More on Economics and the Contiguous Disciplines

28 June 2006 at 12:01 pm 1 comment

| Peter Klein |

Monday’s post on the accusation that contemporary economists focus too heavily on “puzzles,” rather than real problems, elicited a number of interesting responses. Tom Schenk alludes to Coase’s suggestion that economists are shying away from their traditional areas of interest because they can’t solve the standard problems. Coase is worth quoting in full:

Economists are extending the range of their studies to include all of the social sciences. . . . What is the reason why this is happening? One completely satisfying explanation . . . would be that economists have by now solved all of the major problems posed by the economic system, and, therefore, rather than become unemployed or be forced to deal with the trivial problems which remain to be solved, have decided to employ their obviously considerable talents in achieving a similar success in the other social sciences. However, it is not possible to examine any area of economics with which I have familiarity without finding major puzzles for which we have no agreed solutions, or, indeed, questions to which we have no answers at all. The reason for this movement of economists into neighbouring fields is certainly not that we have solved the problems of the economic system; it would perhaps be more plausible to argue that economists are looking for fields in which they can have some success.

Steve Sailer, who has gained a reputation as Steve Levitt’s most vocal critic (1, 2), suggests that the problem is not the application of economic analysis to neighboring disciplines per se, but rather economists’ tendency to apply their tools to subjects in which they lack the necessary background knowledge and expertise. “My objection to Levitt’s work is not that he’s wasting his vast analytical powers on trivial subjects, but that his analytical powers have too often been found inadequate for the magnitude of his subjects.”

In a follow-up email Sailer puts it this way:

[T]he freakonomists who are turning themselves into general purpose social scientists tend to be worse at the non-economic social science than the specialists in the field.

For example, Levitt “discovered” that legalzing abortion had reduced crime by looking at crime rates in 1985 and 1997 and noticing that they had gone down, which he attributed to the legalization of abortion from 1970-73. But not being a criminologist, he had totally failed to observe that crime rates among teenagers had shot upward between 1985 and 1993-94, which is the exact opposite of what his theory predicted. . . .

Similarly, when Levitt ventures into psychometrics, he’s limited by his not knowing very much about psychometrics, all that doesn’t stop him from promoting grandiose conclusions about nature and nurture.

The truth is that a Ph.D. in economics doesn’t give somebody much special insight into pronouncing on venerable problems in non-economic fields.

To what extent is this complaint — that economists don’t know enough about strategy or organizations or leadership to make contributions to those fields — behind the critics of economics we’ve discussed on this blog many times? Is the complaint justified?

Entry filed under: - Klein -, Management Theory, Methods/Methodology/Theory of Science, Strategic Management. Tags: .

A Brief History of Time (in Management) What’s In a Name?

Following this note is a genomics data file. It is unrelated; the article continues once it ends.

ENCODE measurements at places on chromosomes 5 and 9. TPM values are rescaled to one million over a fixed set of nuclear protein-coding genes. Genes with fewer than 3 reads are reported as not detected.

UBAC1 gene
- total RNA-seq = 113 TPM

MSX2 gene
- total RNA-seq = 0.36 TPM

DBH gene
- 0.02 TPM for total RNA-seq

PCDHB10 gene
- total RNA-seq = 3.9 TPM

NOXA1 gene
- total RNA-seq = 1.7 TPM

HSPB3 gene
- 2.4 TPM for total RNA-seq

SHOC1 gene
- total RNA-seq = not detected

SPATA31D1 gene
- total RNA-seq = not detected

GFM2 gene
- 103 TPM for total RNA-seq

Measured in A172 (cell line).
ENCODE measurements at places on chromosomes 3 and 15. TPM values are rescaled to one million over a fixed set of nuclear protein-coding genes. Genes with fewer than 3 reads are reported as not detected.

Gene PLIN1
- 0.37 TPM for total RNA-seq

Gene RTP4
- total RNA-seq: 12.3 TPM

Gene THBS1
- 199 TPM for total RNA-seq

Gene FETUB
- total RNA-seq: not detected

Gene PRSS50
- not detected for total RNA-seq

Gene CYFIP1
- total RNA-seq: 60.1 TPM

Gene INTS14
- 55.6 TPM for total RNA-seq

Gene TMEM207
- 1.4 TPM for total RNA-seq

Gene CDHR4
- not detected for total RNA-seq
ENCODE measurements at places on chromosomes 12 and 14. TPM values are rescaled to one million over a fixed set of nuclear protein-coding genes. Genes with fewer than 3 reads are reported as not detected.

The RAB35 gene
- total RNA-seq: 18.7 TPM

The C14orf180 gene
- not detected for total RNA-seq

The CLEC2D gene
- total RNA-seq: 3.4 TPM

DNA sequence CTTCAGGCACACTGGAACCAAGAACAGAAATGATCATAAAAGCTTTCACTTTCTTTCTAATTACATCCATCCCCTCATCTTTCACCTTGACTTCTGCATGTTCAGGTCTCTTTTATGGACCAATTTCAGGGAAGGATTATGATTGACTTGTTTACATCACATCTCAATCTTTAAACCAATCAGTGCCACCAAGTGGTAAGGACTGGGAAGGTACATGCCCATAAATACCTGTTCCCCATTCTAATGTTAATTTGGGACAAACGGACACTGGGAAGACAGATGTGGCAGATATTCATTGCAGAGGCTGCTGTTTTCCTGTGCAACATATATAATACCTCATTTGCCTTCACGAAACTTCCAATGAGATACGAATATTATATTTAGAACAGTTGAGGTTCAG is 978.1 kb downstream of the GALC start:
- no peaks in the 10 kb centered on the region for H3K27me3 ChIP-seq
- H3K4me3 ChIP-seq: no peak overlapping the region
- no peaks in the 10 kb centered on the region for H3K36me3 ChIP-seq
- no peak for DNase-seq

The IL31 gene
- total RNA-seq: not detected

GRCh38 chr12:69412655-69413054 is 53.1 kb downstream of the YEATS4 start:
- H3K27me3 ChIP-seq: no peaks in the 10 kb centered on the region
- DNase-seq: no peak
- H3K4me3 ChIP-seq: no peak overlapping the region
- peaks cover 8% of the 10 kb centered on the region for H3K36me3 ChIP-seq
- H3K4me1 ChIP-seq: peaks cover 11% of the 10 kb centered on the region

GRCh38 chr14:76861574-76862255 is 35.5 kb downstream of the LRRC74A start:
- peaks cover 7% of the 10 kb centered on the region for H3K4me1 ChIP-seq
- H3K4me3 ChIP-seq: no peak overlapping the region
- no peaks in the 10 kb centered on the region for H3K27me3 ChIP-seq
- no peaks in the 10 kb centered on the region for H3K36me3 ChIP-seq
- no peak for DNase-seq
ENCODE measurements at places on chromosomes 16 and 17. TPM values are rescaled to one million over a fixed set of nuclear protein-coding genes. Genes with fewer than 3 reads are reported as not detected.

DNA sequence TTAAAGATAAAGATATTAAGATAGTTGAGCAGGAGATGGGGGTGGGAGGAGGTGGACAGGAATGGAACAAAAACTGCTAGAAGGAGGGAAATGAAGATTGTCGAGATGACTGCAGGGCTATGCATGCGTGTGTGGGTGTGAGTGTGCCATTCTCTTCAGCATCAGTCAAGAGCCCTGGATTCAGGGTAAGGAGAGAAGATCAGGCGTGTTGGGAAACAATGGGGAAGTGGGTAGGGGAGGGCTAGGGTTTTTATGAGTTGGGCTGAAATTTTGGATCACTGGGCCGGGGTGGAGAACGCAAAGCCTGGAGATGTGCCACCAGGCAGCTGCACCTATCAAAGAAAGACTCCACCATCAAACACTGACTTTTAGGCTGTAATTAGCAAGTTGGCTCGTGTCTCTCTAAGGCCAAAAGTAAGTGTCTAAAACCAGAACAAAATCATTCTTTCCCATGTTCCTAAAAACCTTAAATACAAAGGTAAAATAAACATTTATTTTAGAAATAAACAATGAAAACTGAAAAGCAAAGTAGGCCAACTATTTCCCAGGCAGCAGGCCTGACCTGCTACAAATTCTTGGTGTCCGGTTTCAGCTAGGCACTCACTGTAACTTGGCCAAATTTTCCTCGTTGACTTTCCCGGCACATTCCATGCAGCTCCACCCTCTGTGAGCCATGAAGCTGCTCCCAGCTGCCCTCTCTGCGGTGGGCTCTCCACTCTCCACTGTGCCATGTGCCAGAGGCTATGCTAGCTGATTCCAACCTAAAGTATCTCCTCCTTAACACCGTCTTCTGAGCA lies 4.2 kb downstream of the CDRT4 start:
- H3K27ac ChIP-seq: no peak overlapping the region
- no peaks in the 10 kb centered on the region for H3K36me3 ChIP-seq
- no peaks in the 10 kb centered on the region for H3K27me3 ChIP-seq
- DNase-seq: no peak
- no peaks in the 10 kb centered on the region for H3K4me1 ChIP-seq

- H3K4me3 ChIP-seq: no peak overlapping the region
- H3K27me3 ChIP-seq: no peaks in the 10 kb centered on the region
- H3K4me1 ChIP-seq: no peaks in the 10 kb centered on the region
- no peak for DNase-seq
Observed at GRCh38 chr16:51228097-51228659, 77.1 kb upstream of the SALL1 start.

1 Comment Add your own

  • 1. C. Grammich  |  30 June 2006 at 10:36 am

    I don’t have anything to add on this–and anything I might think to add was probably covered in your later post on what I’d call physics envy among social scientists–but thanks for the Sailer links. I got quite a chuckle out of “Occam’s Butterknife” . . .

Leave a Reply

Fill in your details below or click an icon to log in:

WordPress.com Logo

You are commenting using your WordPress.com account. Log Out / Change )

Twitter picture

You are commenting using your Twitter account. Log Out / Change )

Facebook photo

You are commenting using your Facebook account. Log Out / Change )

Google+ photo

You are commenting using your Google+ account. Log Out / Change )

Connecting to %s

Trackback this post  |  Subscribe to the comments via RSS Feed


Authors

Nicolai J. Foss | home | posts
Peter G. Klein | home | posts
Richard Langlois | home | posts
Lasse B. Lien | home | posts

Guests

Former Guests | posts

Networking

Recent Posts

Categories

Feeds

Our Recent Books

Nicolai J. Foss and Peter G. Klein, Organizing Entrepreneurial Judgment: A New Approach to the Firm (Cambridge University Press, 2012).
Peter G. Klein and Micheal E. Sykuta, eds., The Elgar Companion to Transaction Cost Economics (Edward Elgar, 2010).
Peter G. Klein, The Capitalist and the Entrepreneur: Essays on Organizations and Markets (Mises Institute, 2010).
Richard N. Langlois, The Dynamics of Industrial Capitalism: Schumpeter, Chandler, and the New Economy (Routledge, 2007).
Nicolai J. Foss, Strategy, Economic Organization, and the Knowledge Economy: The Coordination of Firms and Resources (Oxford University Press, 2005).
Raghu Garud, Arun Kumaraswamy, and Richard N. Langlois, eds., Managing in the Modular Age: Architectures, Networks and Organizations (Blackwell, 2003).
Nicolai J. Foss and Peter G. Klein, eds., Entrepreneurship and the Firm: Austrian Perspectives on Economic Organization (Elgar, 2002).
Nicolai J. Foss and Volker Mahnke, eds., Competence, Governance, and Entrepreneurship: Advances in Economic Strategy Research (Oxford, 2000).
Nicolai J. Foss and Paul L. Robertson, eds., Resources, Technology, and Strategy: Explorations in the Resource-based Perspective (Routledge, 2000).

Follow

Get every new post delivered to your Inbox.

Join 244 other followers